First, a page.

The Opinion of the Court was delivered by
This suit was brought by the County Commismissioners of Adams county against Frazier and his sureties, on his official bond as School Commissioner. The bond is in the penalty of $12,000, and is conditioned that he shall faithfully discharge the duties of his office. Breaches were assigned that, at a public sale of school lands, Taylor and Kemp had become purchasers, and had failed on the day of said sale, or at any other time, to pay for said purchases; that he had subsequently sold the same for a less price, and that he had failed to prosecute Taylor and Kemp for the difference, as he was bound to do; and also, that he had failed to pay over certain moneys to the treasurer of a certain township, which he should have done. On these breaches issues were made up, and a trial had by a jury, who returned the following verdict, to wit: “We, the jury, find for the plaintiffs and assess their damages to the sum of five hundred and seventy five dollars and seventy two cents.” The defendants below moved the Court for a new trial, for which various reasons were assigned, the first of which was, that the finding of the jury was contrary to law and evidence. This motion was overruled, and the Court rendered a judgment, that the plaintiffs “recover against the said defendants the said sum of five hundred and seventy five dollars and seventy two cents, their damages aforesaid, in manner and form aforesaid by the jury assessed, besides their costs about their suit in this behalf expended.” To the overruling of this motion, and in rendering this judgment, the defendants excepted, as appears by the first bill of exceptions, and this will be first considered.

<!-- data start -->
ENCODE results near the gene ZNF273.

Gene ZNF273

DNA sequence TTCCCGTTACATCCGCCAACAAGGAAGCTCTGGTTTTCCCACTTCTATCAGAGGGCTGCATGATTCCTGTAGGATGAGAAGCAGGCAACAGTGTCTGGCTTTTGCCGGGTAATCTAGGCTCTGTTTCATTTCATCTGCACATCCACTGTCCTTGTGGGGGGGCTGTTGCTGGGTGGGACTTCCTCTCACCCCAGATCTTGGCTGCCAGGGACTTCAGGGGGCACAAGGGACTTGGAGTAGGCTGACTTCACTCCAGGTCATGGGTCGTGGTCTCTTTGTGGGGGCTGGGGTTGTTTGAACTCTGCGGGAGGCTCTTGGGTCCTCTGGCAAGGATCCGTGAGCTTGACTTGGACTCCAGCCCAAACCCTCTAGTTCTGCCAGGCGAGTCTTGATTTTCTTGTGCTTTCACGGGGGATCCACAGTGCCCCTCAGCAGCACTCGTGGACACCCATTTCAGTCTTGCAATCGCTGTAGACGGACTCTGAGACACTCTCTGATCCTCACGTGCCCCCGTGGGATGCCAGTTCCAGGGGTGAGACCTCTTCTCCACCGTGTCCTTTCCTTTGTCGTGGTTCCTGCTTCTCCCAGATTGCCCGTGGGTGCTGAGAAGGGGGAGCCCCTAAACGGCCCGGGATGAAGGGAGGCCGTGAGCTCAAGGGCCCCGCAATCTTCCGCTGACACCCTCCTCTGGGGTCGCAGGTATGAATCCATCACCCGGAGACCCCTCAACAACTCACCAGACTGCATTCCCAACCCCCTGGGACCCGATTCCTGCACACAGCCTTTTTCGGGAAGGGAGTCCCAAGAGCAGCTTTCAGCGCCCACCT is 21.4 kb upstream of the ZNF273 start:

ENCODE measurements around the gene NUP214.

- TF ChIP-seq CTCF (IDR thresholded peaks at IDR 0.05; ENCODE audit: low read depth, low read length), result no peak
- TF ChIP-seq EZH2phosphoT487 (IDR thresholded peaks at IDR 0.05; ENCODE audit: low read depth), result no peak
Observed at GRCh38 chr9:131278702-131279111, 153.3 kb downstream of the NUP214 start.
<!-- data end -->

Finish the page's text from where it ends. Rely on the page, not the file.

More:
This verdict was bad, both in form and substance, and upon it the Court could render no proper judgment. The jury should have found the debt, as well as damages, and then *359the Court could have rendered a judgment for the debt thus found, and have awarded execution for that amount, with directions to be indorsed thereon, that only the amount of the damages should be collected. As no debt was found, this could not be done. In an action of debt, the judgment must be in debt. Nor had the Court a right to amend the verdict by adding the amount of the penalty of the bond as the debt; for it was as much the right of the party to have that found by the jury as any fact. It Avas substance and not form. Nor can this Court amend the verdict by adding what they have no doubt the verdict should have been. For this reason, at least, the Court should have granted a new trial.